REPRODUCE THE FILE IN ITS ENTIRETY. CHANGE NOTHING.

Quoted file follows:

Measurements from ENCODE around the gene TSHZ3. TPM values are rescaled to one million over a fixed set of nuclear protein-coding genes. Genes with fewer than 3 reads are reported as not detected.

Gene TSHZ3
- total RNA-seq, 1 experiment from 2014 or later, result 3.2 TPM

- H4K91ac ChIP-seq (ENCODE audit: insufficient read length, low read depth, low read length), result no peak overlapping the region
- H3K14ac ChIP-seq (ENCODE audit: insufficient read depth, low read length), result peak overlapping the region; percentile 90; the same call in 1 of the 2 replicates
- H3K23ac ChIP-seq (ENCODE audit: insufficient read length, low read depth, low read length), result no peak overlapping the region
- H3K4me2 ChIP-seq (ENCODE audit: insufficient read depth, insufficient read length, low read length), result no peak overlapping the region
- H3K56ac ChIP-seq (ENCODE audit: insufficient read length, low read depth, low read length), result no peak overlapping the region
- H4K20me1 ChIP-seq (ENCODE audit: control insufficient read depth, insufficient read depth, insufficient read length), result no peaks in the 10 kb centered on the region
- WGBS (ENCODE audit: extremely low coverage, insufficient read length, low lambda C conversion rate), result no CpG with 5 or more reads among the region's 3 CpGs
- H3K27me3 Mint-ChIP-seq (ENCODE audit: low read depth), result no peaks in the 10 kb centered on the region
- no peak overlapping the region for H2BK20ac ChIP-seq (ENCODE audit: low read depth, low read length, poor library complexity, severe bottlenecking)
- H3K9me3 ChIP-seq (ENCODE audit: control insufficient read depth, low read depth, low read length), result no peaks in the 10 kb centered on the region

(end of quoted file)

Measurements from ENCODE around the gene TSHZ3. TPM values are rescaled to one million over a fixed set of nuclear protein-coding genes. Genes with fewer than 3 reads are reported as not detected.

Gene TSHZ3
- total RNA-seq, 1 experiment from 2014 or later, result 3.2 TPM

- H4K91ac ChIP-seq (ENCODE audit: insufficient read length, low read depth, low read length), result no peak overlapping the region
- H3K14ac ChIP-seq (ENCODE audit: insufficient read depth, low read length), result peak overlapping the region; percentile 90; the same call in 1 of the 2 replicates
- H3K23ac ChIP-seq (ENCODE audit: insufficient read length, low read depth, low read length), result no peak overlapping the region
- H3K4me2 ChIP-seq (ENCODE audit: insufficient read depth, insufficient read length, low read length), result no peak overlapping the region
- H3K56ac ChIP-seq (ENCODE audit: insufficient read length, low read depth, low read length), result no peak overlapping the region
- H4K20me1 ChIP-seq (ENCODE audit: control insufficient read depth, insufficient read depth, insufficient read length), result no peaks in the 10 kb centered on the region
- WGBS (ENCODE audit: extremely low coverage, insufficient read length, low lambda C conversion rate), result no CpG with 5 or more reads among the region's 3 CpGs
- H3K27me3 Mint-ChIP-seq (ENCODE audit: low read depth), result no peaks in the 10 kb centered on the region
- no peak overlapping the region for H2BK20ac ChIP-seq (ENCODE audit: low read depth, low read length, poor library complexity, severe bottlenecking)
- H3K9me3 ChIP-seq (ENCODE audit: control insufficient read depth, low read depth, low read length), result no peaks in the 10 kb centered on the region